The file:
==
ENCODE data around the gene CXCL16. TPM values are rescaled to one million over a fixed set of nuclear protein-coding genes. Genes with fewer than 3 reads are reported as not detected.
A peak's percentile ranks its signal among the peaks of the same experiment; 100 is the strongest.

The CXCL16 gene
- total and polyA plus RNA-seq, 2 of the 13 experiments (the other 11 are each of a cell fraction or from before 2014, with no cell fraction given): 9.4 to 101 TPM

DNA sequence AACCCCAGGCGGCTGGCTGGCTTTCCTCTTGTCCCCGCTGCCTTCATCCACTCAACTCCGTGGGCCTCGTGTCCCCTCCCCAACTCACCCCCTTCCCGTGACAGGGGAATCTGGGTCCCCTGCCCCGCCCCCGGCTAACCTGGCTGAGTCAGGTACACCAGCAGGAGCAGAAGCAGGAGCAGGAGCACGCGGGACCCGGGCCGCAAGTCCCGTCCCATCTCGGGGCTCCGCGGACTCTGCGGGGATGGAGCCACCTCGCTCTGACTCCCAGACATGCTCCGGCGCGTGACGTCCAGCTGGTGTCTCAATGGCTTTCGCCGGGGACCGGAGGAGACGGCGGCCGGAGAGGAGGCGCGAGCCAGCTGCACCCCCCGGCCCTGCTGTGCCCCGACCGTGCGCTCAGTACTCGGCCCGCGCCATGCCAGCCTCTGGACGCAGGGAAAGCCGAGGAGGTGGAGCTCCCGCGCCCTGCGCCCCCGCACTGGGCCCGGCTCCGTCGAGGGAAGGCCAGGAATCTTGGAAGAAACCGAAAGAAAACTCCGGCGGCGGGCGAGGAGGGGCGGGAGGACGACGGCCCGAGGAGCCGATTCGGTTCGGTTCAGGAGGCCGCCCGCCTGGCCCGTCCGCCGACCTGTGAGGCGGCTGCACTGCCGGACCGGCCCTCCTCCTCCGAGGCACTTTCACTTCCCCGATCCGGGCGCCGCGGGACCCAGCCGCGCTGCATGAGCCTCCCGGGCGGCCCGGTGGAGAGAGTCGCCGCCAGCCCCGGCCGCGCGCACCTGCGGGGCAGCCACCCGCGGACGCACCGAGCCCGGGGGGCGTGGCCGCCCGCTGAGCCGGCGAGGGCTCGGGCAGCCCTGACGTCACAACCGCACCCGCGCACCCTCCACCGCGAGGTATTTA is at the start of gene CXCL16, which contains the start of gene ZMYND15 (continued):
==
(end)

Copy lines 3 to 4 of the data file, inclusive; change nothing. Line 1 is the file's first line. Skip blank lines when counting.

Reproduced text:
The CXCL16 gene
- total and polyA plus RNA-seq, 2 of the 13 experiments (the other 11 are each of a cell fraction or from before 2014, with no cell fraction given): 9.4 to 101 TPM